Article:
With multiple storylines, a funky theme song and animated credits, Superbad would have made a good T.V. show. Imagine Freaks and Geeks with South Park crudeness. Writers Seth Rogen and Evan Goldberg have given their alter-egos complicated personalities that could provide material for several stories. Every week, I could see them navigating the school halls in search of coolness while avoiding getting beaten up. The movie is like the series finale following its beloved characters on one last adventure before syndication. As Seth and Evan are sad to see each other go, so am I.
Superbad follows longtime friends Seth (Jonah Hill) and Evan (Michael Cera) as high school graduation nears. After summer, they’re going to different colleges. Disappointment hangs over the two. Among their regrets is not asking their respective crushes out. When Seth’s love, Jules (Emma Stone), invites them to her grad party, they see a chance to redeem themselves. All they need to do is secure the alcohol. Unfortunately that rests on the brittle shoulders of their friend Fogel(Christopher Mintz-Plasse). He has the fake I.D. The problem is that he named himself “McLovin.” Will sounding like the hippie Bono work? Somehow they need to find booze or look like complete losers.
Judd Apatow veteran Greg Mottola directs Superbad. But this film sticks to realistic characters and situations that make Apatow’s style appealing. We don’t get one-trick weirdoes like Napoleon Dynamite. Instead, we get characters who are a mix of different traits. Sex is Seth’s entire vocabulary. Every waking moment, he is a motor-mouth of obscenities. Like Eric Cartman from TV’s South Park, he spites other kids to feel superior. Unlike Cartman, he’s more caring than he’d like to admit.
Best friend Evan, is Seth’s polar opposite. He’s so shy that when his dream girl, Becca (Martha MacIsaac), talks to him, he drones on about having a fantasy weekend way more exciting than partying. Other movies would restrict Evan to being the hopeless romantic. “Here’s to respecting women,” says Evan, toasting a crowd of horny boozed up girls. No matter how hard he puts on his nice guy act, he’s a lustful teen. While talking to her in the halls he tries to playfully punch her in the shoulder, but—oops!–hits her chest instead.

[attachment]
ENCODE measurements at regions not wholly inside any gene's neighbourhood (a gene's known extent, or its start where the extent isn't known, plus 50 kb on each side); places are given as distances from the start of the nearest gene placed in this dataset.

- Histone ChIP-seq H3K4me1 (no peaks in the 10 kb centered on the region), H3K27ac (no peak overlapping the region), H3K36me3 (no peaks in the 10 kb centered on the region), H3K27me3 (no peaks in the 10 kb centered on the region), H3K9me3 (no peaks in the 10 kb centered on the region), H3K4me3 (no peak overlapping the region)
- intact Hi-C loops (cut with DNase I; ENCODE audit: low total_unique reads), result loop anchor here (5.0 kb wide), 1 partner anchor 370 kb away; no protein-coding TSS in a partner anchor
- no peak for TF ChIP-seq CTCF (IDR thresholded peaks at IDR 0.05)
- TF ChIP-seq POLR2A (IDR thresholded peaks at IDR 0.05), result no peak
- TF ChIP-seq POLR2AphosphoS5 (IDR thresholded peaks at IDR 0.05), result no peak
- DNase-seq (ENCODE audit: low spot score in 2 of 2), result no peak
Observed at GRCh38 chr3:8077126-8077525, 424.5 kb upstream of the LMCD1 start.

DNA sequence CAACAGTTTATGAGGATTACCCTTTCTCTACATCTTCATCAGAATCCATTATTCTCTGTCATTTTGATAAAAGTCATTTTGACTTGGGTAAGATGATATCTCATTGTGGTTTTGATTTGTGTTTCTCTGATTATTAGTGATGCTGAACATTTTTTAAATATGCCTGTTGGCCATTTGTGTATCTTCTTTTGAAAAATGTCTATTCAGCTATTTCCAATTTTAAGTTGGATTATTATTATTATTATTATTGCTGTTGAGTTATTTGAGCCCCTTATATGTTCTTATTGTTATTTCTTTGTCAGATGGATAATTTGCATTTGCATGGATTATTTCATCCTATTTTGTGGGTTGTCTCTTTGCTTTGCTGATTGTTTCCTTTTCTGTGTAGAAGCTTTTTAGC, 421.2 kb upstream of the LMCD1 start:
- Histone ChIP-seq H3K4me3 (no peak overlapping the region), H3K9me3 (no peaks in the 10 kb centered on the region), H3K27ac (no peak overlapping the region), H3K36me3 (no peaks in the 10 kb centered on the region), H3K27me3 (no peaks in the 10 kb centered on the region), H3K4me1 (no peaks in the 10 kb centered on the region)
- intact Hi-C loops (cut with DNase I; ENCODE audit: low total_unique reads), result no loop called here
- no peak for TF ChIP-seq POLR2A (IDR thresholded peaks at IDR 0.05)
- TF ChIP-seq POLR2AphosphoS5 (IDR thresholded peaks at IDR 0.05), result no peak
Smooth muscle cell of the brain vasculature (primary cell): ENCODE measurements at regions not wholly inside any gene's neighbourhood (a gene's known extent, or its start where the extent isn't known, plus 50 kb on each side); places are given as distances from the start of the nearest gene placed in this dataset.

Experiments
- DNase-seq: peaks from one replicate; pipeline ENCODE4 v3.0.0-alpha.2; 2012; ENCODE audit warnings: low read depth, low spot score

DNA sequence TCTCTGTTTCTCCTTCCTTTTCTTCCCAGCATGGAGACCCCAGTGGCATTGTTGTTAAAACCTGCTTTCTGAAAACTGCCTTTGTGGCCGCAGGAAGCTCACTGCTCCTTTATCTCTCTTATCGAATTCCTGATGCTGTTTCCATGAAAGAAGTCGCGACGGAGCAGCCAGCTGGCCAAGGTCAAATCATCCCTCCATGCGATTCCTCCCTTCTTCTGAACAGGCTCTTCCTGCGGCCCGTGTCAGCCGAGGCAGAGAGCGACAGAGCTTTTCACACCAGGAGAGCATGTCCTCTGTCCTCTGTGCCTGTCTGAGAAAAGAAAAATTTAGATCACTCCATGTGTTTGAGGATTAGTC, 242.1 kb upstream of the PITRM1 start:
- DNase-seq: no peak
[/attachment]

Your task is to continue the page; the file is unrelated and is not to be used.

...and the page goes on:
These kids make the picture. They get along so well. Their anxieties send them running into and sometimes away from embarrassing situations. Fake I.D scene is funny because they’re all afraid of screwing up their big moment. For entertainment value, Seth Rogen and Bill Hader’s Keystone Kops, are pretty funny. These sad excuses for law enforcement spend Friday nights hanging out like teenagers. Their conversations are laced with the same pop culture references and stoner antics as in Knocked Up. The problem is they never have any reason to be in the plot. Still, Seeing Bill Hader as a cop dancing to F’ the Police by Ice T is hilarious. The ending was slightly disappointing. It was a little melodramatic considering the perversity we’ve seen.
Superbad represents all those kids you grew up with who were acutely aware they were losing the High School Game. That yearning for a memorable event at least once before the end of high school is important for teens. In this movie, the yearning seems more important than the party which almost became a failure for the boys. For Seth and Evan, the big event was recognizing their long friendship.